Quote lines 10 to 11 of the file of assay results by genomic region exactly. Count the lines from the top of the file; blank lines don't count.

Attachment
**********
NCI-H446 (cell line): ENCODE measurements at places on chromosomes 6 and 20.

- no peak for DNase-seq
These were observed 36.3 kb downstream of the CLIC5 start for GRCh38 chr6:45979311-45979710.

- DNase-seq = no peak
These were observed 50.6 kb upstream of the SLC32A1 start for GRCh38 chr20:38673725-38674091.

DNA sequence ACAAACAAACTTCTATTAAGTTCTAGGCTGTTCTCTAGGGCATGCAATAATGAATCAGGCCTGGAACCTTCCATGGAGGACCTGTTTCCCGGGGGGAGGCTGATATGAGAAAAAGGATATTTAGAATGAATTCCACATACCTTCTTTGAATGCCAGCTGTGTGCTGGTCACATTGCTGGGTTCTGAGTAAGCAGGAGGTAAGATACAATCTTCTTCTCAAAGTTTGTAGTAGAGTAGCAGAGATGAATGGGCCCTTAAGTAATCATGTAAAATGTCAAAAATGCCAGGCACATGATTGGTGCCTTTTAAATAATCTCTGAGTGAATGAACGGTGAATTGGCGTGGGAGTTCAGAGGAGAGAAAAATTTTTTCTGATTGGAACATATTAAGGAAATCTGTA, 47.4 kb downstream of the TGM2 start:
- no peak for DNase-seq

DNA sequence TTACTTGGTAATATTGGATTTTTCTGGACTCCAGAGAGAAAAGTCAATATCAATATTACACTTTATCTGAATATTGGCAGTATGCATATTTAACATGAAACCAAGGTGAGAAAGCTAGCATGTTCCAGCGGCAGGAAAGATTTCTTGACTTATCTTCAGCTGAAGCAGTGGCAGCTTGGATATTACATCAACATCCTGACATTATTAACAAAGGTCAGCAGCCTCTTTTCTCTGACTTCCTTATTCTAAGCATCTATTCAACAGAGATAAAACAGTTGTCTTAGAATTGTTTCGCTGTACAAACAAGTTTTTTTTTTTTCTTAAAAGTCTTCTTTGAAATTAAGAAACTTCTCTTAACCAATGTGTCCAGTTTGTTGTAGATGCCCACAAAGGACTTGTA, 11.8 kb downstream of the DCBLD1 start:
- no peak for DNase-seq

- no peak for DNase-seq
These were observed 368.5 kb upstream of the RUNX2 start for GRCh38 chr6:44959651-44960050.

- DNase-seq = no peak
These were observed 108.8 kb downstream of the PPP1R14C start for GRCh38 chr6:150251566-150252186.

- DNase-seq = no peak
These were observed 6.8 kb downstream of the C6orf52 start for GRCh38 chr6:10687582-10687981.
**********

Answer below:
- no peak for DNase-seq
These were observed 368.5 kb upstream of the RUNX2 start for GRCh38 chr6:44959651-44960050.